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Overview

Plucked from her life on the streets of post-apocalyptic Santo Domingo, young maid Acilde Figueroa finds herself at the heart of a voodoo prophecy: only she can travel back in time and save the ocean – and humanity – from disaster. But first she must become the man she always was – with the help of a sacred anemone. Tentacle is an electric novel with a big appetite and a brave vision, plunging headfirst into questions of climate change, technology, Yoruba ritual, queer politics, poverty, sex, colonialism and contemporary art. Bursting with punk energy and lyricism, it’s a restless, addictive trip: The Tempest meets the telenovela.

Product Details

ISBN-13: 9781911508342
Publisher: And Other Stories Publishing
Publication date: 01/15/2019
Pages: 160
Sales rank: 266,556
Product dimensions: 5.00(w) x 7.70(h) x 0.50(d)

About the Author

Rita Indiana is a Dominican music composer, producer and key figure in contemporary Caribbean literature; Tentacle won the Grand Prize of the Association of Caribbean Writers in 2017, the first Spanish-language book to do so. She is the author of three collections of stories and four novels, and is a driving force in experimental Dominican popular music along with her band, Rita Indiana y los Misterios.

Achy Obejas is a writer, journalist and translator. She is the author of five books of fiction and has translated Junot Díaz and Wendy Guerra, among many others. She is from Cuba and lives in California.

Read an Excerpt

Before she worked at Esther’s house, Acilde sucked dicks at El Mirador, without ever taking off her clothes, under which, her body – with its small breasts and narrow hips – passed for that of a fifteen year-old boy. She had a regular clientele, mostly married men, sixty-ish, whose dicks only perked up in a pretty boy’s mouth. She’d usually wear a Polo shirt a size too big so she’d look even younger and, rather than assiduously pacing the block like her colleagues, she’d sit on a bench under an orange lamp light pretending to read a comic. The more disinterested she made her boyish self seem, the more clients she had. Sometimes she took such great pains to come off like a schoolboy out for fresh air, just leaning back on the bench, her legs crossed with a foot on her knee, that she’d forget what she was there for until a booming car horn brought her back to El Mirador and the desperate men checking her out from behind the windows of a BMW.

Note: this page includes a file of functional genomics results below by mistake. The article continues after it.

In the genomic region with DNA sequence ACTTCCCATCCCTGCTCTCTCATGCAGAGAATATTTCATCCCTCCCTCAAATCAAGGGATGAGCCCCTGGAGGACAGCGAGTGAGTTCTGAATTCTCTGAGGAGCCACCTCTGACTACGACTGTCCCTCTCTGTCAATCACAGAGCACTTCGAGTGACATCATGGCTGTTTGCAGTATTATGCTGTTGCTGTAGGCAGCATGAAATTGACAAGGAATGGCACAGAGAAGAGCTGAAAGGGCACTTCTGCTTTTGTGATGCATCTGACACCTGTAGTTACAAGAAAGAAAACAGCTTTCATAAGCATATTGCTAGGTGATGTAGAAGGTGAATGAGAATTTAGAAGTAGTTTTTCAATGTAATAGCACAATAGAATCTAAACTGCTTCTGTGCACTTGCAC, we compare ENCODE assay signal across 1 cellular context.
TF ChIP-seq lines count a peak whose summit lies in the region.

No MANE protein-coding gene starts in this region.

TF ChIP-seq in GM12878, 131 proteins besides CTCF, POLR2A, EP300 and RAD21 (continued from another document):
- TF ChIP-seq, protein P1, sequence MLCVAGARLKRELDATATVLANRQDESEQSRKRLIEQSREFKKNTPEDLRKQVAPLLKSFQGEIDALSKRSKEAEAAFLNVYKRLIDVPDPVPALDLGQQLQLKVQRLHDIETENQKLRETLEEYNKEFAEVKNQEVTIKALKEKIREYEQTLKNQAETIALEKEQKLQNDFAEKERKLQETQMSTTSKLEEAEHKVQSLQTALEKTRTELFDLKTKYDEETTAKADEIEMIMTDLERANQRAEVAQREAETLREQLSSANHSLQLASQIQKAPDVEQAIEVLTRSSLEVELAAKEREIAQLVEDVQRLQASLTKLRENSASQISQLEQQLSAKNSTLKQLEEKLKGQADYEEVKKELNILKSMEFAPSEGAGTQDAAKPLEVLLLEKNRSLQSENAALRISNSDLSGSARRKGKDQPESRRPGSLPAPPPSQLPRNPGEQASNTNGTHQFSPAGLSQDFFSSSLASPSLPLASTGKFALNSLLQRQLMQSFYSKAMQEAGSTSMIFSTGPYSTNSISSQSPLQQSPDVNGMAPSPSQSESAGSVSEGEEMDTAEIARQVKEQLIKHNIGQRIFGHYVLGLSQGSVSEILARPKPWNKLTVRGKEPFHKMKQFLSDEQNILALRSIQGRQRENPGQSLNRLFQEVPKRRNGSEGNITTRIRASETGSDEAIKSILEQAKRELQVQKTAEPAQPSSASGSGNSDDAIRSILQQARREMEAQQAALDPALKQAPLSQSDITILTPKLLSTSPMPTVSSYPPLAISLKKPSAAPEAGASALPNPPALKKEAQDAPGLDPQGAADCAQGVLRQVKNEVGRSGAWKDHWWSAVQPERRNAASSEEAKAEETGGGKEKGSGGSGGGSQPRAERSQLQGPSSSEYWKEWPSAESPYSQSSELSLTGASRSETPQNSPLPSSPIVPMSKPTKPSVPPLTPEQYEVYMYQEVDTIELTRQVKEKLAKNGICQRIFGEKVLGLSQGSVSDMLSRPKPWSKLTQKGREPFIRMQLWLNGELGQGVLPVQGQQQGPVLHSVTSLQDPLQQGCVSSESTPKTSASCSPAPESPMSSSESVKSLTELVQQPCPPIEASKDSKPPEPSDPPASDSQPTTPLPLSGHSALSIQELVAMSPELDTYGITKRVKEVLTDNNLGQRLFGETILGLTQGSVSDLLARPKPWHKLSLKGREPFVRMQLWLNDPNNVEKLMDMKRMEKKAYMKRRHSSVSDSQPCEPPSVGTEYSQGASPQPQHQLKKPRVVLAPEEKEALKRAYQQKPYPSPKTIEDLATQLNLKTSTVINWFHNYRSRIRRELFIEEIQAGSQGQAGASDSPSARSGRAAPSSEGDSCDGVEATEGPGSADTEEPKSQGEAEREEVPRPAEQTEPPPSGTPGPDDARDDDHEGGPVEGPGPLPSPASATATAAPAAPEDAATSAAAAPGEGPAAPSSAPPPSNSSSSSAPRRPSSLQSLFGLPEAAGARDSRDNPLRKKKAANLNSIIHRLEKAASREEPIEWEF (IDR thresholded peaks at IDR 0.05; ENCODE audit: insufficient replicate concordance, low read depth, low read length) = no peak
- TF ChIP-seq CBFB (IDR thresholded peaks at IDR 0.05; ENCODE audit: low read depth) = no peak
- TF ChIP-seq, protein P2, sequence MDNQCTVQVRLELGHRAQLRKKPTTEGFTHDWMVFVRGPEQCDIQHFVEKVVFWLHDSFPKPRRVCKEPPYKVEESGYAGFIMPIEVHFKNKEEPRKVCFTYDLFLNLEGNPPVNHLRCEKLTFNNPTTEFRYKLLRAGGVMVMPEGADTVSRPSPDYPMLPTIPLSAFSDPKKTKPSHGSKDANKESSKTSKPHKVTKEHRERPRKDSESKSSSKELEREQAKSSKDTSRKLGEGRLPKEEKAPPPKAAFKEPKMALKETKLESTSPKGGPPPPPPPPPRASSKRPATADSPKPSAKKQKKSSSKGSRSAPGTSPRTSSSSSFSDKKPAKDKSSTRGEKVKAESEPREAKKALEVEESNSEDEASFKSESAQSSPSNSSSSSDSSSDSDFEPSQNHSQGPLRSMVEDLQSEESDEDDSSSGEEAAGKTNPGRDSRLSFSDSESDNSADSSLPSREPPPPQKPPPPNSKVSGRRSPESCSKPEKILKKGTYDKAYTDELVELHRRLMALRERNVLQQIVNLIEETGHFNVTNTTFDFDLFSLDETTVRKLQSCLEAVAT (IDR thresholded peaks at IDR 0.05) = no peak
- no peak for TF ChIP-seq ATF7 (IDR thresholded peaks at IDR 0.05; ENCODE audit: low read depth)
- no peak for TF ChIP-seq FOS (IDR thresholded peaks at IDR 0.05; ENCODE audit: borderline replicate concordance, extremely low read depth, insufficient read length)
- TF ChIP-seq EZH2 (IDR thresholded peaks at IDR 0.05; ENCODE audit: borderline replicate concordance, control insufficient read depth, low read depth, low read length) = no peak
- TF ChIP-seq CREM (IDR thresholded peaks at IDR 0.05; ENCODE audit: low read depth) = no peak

This was how she’d met Eric, Esther’s right hand man, and shook him up. A Cuban doctor with movie star looks, Eric didn’t need to pay for sex but he was crazy for those middle-class white boys who sold themselves so they could buy the pills they were addicted to. That night in the presidential suite – what they called the patch between the bushes where the grass was softest – Acilde sucked him and let him grab her head. Eric touched her hairless cheeks and pumped them with cum, recovering his erection almost immediately. “Get naked cuz I’m gonna stick it in you,” he ordered, while Acilde spit to the side, brushed off the knees of her jeans with both hands and asked for the five thousand pesos that had been named as the price for the blowjob. “I wanna screw you,” Eric said, jerking off as car lights raced over his chest and belly. Acilde hadn’t quite finished saying, “Gimme my coin, faggot,” when Eric launched himself on top of her, immobilizing her, face down, stifling her screams of “I’m a girl” with the gravel now stuffed in her mouth. At this point, Eric didn’t care what she was and just shoved his dry dick up her ass. When he finished and Acilde stood to pull up her pants, he flicked a lighter and approached her to confirm the truth, which is that she was a woman. “I’m gonna pay you more for the special effects,” he said. And when she saw how much more, she accepted his invitation to breakfast.

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